5. So per DJC's request but for the edification of all, I took the camera skijoring with me today. I let the girls run loose while I skied under my own power for a few miles, then hooked up to them. I needed them to be tired so they'd go slowly enough so that I could operate a camera while moving. My girls obey only three commands reliably--gee (right), haw (left), and whoa (slow down or stop). There is no speed control. And there's no command for "go." Silence equals consent. Oh wait; they do know one other--"on by." They are very good at "on by." It means, "ignore the moose/bird/person/dog/rabbit and keep going." They indeed zip right past and don't even look!

Here is a clip of a good, straight run where there are no bends in the trail for me to drop the camera on. This is also a pace I am comfortable with. No uncontrolled acceleration problems. :)

Here is where I attempted another straight run, realizing only somewhat belatedly that this is the turnoff for the trail home. I must have you know, though, that I did not fall down; I just dropped the camera. I'm getting better and better at remaining on my feet these days. :)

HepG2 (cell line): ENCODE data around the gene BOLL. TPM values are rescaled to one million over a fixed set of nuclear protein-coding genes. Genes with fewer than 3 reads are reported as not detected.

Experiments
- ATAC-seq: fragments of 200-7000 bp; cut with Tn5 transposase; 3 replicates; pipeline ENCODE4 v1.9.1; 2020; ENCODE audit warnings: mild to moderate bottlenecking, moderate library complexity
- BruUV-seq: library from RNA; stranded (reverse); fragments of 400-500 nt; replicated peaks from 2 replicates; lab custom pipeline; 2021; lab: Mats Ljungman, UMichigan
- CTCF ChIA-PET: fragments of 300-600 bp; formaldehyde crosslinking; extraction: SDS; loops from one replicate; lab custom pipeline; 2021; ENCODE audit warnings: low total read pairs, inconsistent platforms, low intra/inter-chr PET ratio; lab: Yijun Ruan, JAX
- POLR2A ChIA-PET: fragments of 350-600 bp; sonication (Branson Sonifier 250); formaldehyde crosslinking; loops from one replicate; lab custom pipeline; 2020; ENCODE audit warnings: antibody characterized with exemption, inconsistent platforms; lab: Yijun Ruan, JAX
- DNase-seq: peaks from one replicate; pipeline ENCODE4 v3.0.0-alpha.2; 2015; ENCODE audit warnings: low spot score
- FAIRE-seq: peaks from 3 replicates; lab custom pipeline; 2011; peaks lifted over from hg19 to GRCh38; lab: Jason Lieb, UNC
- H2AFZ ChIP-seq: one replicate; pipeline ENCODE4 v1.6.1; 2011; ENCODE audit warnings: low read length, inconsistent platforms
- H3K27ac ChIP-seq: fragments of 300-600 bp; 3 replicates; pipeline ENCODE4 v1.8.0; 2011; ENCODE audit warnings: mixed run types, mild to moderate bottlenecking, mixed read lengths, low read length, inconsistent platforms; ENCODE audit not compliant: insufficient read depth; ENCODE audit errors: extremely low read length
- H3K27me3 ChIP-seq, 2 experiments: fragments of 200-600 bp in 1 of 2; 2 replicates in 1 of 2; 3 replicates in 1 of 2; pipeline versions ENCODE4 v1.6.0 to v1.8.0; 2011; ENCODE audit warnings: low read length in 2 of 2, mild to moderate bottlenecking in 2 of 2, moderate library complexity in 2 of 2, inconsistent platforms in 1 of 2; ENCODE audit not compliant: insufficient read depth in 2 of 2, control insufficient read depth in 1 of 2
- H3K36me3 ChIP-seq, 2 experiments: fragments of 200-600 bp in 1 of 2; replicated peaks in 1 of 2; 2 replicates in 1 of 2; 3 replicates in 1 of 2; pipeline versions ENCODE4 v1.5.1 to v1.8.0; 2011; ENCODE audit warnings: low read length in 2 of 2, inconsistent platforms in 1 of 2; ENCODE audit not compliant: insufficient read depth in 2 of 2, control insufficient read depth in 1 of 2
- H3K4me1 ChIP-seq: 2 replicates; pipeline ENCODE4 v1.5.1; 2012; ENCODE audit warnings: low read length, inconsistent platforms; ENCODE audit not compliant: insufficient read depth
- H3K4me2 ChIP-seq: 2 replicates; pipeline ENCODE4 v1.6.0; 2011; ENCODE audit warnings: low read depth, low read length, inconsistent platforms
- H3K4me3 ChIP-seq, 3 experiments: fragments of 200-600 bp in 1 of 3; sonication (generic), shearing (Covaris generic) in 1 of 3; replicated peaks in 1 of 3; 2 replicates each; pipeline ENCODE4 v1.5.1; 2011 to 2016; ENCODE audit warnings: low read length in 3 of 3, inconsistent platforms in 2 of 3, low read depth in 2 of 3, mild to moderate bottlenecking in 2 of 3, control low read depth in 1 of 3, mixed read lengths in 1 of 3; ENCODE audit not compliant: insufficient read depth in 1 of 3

And finally, here we are making the turnoff to the spur that takes us right to our property line. This time when I dropped you guys, I just let you dangle from my wrist for a few seconds. :) But I had to cut you off entirely after that because it is a bumpy, turny-twisty trail, and I needed to use both poles to navigate!

Now here are some stills.

Happy, happy! Joy, joy!

Sunny ridgetop:

A trail lined with aspen. I'd dearly love to see this in the Fall, but I suspect this trail is inaccessible due to mud.


And afterwards, we cuddle:

Cuddle wuddle:

And sprawl in sunbeams:

Wednesday, March 17, 2010


No time for commentary today since I'm commuting to Delta Junction and need to rush home to relieve the girls' bladders.

Cute photos of the kids from pi day:

Here are is the mumble mountains Eastern section of the Alaska Range, as seen from Delta Junction. The one on the right with the two shoulders, Mount Hayes, is the tallest, at about 13000 feet.

Donnelly Dome, which I hiked with M last Summer:

It is a special time of year--we have both Summer and Winter, warmth and cold, light and dark:

No step here!

Sunday, March 14, 2010

Happy pi day!

Happy pi day, everyone! Again, not much to report, so here are some photos of elephant calves to make you smile. See, when I have nothing to say, I provide a valuable service.

Look at those ears! Oh my goodness!

Posting might be slight next week, as I will be at field work in Delta Junction. Have a pi today, everyone!